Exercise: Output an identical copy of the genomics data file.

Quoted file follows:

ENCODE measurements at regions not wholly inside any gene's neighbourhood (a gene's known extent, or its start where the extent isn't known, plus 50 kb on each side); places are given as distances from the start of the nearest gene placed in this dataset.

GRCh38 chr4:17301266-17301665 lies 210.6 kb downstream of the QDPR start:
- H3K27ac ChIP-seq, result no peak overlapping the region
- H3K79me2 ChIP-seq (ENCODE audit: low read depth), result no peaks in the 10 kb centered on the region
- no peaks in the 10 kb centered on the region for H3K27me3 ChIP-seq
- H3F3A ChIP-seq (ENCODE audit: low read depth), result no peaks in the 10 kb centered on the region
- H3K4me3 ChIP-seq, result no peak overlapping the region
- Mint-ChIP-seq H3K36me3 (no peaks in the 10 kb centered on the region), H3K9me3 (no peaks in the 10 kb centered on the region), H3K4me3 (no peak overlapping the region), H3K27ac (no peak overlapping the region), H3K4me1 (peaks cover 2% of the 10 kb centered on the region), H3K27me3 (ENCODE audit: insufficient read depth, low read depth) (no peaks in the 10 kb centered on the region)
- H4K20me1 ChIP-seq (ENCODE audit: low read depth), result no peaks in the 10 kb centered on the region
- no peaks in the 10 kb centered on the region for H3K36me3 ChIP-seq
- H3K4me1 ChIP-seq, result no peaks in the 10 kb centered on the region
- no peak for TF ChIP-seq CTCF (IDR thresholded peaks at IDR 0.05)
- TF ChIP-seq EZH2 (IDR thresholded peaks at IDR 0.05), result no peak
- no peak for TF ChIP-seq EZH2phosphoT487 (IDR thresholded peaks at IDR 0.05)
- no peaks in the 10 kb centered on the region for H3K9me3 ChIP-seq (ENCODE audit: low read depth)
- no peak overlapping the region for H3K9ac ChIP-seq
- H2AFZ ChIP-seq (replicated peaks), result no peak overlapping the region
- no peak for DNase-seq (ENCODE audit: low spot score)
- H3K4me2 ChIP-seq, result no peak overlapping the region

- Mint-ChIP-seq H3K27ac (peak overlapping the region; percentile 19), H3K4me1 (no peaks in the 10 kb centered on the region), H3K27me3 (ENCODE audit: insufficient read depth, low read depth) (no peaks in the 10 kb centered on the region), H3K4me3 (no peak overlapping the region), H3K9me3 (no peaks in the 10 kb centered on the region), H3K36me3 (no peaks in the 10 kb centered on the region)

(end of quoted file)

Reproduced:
ENCODE measurements at regions not wholly inside any gene's neighbourhood (a gene's known extent, or its start where the extent isn't known, plus 50 kb on each side); places are given as distances from the start of the nearest gene placed in this dataset.

GRCh38 chr4:17301266-17301665 lies 210.6 kb downstream of the QDPR start:
- H3K27ac ChIP-seq, result no peak overlapping the region
- H3K79me2 ChIP-seq (ENCODE audit: low read depth), result no peaks in the 10 kb centered on the region
- no peaks in the 10 kb centered on the region for H3K27me3 ChIP-seq
- H3F3A ChIP-seq (ENCODE audit: low read depth), result no peaks in the 10 kb centered on the region
- H3K4me3 ChIP-seq, result no peak overlapping the region
- Mint-ChIP-seq H3K36me3 (no peaks in the 10 kb centered on the region), H3K9me3 (no peaks in the 10 kb centered on the region), H3K4me3 (no peak overlapping the region), H3K27ac (no peak overlapping the region), H3K4me1 (peaks cover 2% of the 10 kb centered on the region), H3K27me3 (ENCODE audit: insufficient read depth, low read depth) (no peaks in the 10 kb centered on the region)
- H4K20me1 ChIP-seq (ENCODE audit: low read depth), result no peaks in the 10 kb centered on the region
- no peaks in the 10 kb centered on the region for H3K36me3 ChIP-seq
- H3K4me1 ChIP-seq, result no peaks in the 10 kb centered on the region
- no peak for TF ChIP-seq CTCF (IDR thresholded peaks at IDR 0.05)
- TF ChIP-seq EZH2 (IDR thresholded peaks at IDR 0.05), result no peak
- no peak for TF ChIP-seq EZH2phosphoT487 (IDR thresholded peaks at IDR 0.05)
- no peaks in the 10 kb centered on the region for H3K9me3 ChIP-seq (ENCODE audit: low read depth)
- no peak overlapping the region for H3K9ac ChIP-seq
- H2AFZ ChIP-seq (replicated peaks), result no peak overlapping the region
- no peak for DNase-seq (ENCODE audit: low spot score)
- H3K4me2 ChIP-seq, result no peak overlapping the region

- Mint-ChIP-seq H3K27ac (peak overlapping the region; percentile 19), H3K4me1 (no peaks in the 10 kb centered on the region), H3K27me3 (ENCODE audit: insufficient read depth, low read depth) (no peaks in the 10 kb centered on the region), H3K4me3 (no peak overlapping the region), H3K9me3 (no peaks in the 10 kb centered on the region), H3K36me3 (no peaks in the 10 kb centered on the region)